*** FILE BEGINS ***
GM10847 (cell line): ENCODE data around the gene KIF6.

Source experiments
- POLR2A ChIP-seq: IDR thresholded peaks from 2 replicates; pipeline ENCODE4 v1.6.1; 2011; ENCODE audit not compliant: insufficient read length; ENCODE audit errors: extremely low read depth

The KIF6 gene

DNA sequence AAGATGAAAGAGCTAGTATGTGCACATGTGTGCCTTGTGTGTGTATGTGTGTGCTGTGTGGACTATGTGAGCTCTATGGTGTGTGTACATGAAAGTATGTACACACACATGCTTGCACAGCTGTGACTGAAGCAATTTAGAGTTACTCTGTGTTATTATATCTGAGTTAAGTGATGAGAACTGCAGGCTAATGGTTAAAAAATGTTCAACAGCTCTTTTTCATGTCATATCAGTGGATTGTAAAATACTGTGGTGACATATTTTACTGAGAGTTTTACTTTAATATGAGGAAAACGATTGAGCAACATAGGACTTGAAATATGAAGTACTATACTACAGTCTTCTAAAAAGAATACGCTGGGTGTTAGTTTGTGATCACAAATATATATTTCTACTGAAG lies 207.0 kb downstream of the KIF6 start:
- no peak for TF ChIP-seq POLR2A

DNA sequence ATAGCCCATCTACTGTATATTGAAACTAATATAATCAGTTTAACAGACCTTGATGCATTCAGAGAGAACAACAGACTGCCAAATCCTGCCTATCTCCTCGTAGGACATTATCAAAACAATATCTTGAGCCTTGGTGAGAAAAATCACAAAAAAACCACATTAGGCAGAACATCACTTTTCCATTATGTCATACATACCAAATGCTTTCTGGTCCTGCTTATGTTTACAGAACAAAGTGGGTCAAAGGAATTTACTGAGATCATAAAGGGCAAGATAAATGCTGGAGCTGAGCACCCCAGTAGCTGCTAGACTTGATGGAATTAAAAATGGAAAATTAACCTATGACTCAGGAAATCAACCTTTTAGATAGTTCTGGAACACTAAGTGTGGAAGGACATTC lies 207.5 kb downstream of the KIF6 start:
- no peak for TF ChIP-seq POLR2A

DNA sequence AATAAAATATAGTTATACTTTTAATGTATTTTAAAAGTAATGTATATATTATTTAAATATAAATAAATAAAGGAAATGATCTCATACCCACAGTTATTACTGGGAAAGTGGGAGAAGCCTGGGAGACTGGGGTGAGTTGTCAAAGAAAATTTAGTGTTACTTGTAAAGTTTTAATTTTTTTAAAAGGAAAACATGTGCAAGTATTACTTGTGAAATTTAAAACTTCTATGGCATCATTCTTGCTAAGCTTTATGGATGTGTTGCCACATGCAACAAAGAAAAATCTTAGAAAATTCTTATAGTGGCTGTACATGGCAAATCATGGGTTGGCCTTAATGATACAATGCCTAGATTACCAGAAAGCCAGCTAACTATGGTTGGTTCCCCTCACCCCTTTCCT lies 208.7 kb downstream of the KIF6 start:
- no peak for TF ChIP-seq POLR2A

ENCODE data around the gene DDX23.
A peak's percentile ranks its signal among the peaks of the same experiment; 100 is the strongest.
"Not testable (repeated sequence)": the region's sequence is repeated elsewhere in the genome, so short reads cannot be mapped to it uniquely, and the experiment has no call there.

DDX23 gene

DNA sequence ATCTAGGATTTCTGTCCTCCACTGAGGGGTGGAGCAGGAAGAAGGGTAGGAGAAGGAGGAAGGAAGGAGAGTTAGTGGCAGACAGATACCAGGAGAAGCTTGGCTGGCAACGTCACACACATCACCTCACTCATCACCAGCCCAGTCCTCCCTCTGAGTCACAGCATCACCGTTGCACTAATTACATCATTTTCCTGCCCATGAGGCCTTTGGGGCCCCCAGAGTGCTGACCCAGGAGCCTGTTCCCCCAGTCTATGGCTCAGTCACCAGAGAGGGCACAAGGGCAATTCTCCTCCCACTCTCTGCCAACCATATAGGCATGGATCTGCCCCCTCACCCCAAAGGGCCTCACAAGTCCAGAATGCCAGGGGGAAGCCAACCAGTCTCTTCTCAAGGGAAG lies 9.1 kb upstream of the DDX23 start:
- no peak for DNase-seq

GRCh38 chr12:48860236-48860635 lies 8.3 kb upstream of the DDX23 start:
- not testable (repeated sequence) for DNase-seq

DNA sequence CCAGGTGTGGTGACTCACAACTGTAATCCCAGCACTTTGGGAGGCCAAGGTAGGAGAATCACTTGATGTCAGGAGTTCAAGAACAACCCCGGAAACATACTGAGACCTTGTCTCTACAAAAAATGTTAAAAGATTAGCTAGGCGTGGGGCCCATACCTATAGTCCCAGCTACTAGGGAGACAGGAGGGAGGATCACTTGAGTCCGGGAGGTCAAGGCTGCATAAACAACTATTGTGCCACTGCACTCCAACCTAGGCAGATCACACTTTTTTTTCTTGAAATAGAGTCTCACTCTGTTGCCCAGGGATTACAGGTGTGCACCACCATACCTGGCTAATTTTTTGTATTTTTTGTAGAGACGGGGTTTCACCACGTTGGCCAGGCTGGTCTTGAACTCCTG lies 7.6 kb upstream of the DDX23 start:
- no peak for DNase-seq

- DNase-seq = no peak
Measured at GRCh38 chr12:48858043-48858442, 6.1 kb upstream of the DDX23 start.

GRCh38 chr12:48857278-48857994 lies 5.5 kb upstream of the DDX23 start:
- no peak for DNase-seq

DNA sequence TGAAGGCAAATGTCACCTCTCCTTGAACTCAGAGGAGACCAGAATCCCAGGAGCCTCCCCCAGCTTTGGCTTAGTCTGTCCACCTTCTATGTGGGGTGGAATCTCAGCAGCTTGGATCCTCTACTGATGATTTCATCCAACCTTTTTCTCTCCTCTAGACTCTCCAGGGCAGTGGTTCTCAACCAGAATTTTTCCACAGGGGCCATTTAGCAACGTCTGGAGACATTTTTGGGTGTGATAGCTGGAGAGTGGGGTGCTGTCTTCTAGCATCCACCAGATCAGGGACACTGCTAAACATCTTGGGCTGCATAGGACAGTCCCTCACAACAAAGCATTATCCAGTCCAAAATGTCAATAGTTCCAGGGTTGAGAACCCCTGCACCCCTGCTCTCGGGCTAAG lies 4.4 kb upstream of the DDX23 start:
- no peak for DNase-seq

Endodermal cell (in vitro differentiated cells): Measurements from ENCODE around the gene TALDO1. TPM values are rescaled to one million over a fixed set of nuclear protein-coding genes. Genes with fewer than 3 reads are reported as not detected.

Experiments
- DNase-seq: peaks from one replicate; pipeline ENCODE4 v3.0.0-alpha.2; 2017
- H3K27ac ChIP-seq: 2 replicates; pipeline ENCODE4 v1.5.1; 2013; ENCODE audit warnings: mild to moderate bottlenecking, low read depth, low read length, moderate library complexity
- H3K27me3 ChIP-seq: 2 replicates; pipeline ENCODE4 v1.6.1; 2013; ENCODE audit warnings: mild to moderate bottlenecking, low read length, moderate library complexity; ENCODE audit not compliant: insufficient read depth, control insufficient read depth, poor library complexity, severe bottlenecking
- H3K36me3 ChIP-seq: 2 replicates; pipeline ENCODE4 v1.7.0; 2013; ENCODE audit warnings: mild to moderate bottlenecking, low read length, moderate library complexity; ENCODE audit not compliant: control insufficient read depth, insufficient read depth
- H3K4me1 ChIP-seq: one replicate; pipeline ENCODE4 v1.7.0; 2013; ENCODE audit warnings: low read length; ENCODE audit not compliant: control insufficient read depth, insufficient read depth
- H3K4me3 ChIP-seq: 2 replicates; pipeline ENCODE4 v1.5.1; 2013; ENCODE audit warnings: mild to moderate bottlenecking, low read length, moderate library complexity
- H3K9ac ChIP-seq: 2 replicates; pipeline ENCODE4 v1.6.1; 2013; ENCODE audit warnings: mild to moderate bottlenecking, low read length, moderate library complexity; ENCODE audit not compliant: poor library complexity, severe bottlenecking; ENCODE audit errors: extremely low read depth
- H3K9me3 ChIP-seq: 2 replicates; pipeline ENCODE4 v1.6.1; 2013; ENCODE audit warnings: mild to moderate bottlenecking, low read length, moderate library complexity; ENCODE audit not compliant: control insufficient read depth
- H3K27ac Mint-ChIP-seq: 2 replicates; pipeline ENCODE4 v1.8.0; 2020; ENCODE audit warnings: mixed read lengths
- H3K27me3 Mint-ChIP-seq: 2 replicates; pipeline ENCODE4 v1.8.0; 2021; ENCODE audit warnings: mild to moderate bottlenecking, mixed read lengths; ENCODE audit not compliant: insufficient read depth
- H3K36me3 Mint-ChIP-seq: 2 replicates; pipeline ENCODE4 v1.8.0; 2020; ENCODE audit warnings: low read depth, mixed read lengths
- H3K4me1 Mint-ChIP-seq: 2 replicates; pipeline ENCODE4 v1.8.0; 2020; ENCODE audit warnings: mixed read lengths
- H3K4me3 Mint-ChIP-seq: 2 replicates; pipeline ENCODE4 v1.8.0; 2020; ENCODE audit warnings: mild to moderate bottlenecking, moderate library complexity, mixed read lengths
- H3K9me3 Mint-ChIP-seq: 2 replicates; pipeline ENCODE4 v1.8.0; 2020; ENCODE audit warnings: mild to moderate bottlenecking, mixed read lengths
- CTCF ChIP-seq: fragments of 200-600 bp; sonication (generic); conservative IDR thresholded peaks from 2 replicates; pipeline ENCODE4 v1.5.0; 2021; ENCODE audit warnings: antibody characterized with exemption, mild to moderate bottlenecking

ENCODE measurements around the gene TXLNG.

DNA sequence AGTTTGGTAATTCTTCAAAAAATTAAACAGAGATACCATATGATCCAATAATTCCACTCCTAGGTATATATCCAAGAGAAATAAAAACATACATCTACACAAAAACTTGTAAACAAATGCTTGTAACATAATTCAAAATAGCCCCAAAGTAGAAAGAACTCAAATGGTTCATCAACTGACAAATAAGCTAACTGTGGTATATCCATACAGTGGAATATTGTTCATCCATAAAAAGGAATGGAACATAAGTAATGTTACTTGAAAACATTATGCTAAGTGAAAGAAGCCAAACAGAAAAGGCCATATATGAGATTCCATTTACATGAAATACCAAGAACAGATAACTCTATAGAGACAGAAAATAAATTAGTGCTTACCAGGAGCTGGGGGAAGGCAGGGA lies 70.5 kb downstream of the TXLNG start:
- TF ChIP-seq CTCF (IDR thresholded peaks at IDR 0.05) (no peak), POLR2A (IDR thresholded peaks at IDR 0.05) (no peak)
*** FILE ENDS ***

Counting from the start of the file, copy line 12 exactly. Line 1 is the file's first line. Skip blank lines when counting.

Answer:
A peak's percentile ranks its signal among the peaks of the same experiment; 100 is the strongest.